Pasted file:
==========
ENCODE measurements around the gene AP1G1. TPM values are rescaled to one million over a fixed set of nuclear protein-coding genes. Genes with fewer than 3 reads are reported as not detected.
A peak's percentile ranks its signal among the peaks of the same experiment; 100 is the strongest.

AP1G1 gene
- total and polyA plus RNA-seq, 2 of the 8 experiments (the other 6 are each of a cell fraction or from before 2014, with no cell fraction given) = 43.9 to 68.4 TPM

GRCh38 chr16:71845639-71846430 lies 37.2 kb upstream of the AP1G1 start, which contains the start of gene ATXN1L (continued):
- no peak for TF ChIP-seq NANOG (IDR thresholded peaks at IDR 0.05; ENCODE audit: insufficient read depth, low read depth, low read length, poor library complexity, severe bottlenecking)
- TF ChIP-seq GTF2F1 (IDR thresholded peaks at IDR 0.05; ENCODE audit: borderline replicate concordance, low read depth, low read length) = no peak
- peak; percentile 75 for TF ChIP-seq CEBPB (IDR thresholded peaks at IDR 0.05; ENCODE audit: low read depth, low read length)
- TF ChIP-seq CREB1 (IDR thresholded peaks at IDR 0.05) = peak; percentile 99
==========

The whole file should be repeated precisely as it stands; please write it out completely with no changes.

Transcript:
ENCODE measurements around the gene AP1G1. TPM values are rescaled to one million over a fixed set of nuclear protein-coding genes. Genes with fewer than 3 reads are reported as not detected.
A peak's percentile ranks its signal among the peaks of the same experiment; 100 is the strongest.

AP1G1 gene
- total and polyA plus RNA-seq, 2 of the 8 experiments (the other 6 are each of a cell fraction or from before 2014, with no cell fraction given) = 43.9 to 68.4 TPM

GRCh38 chr16:71845639-71846430 lies 37.2 kb upstream of the AP1G1 start, which contains the start of gene ATXN1L (continued):
- no peak for TF ChIP-seq NANOG (IDR thresholded peaks at IDR 0.05; ENCODE audit: insufficient read depth, low read depth, low read length, poor library complexity, severe bottlenecking)
- TF ChIP-seq GTF2F1 (IDR thresholded peaks at IDR 0.05; ENCODE audit: borderline replicate concordance, low read depth, low read length) = no peak
- peak; percentile 75 for TF ChIP-seq CEBPB (IDR thresholded peaks at IDR 0.05; ENCODE audit: low read depth, low read length)
- TF ChIP-seq CREB1 (IDR thresholded peaks at IDR 0.05) = peak; percentile 99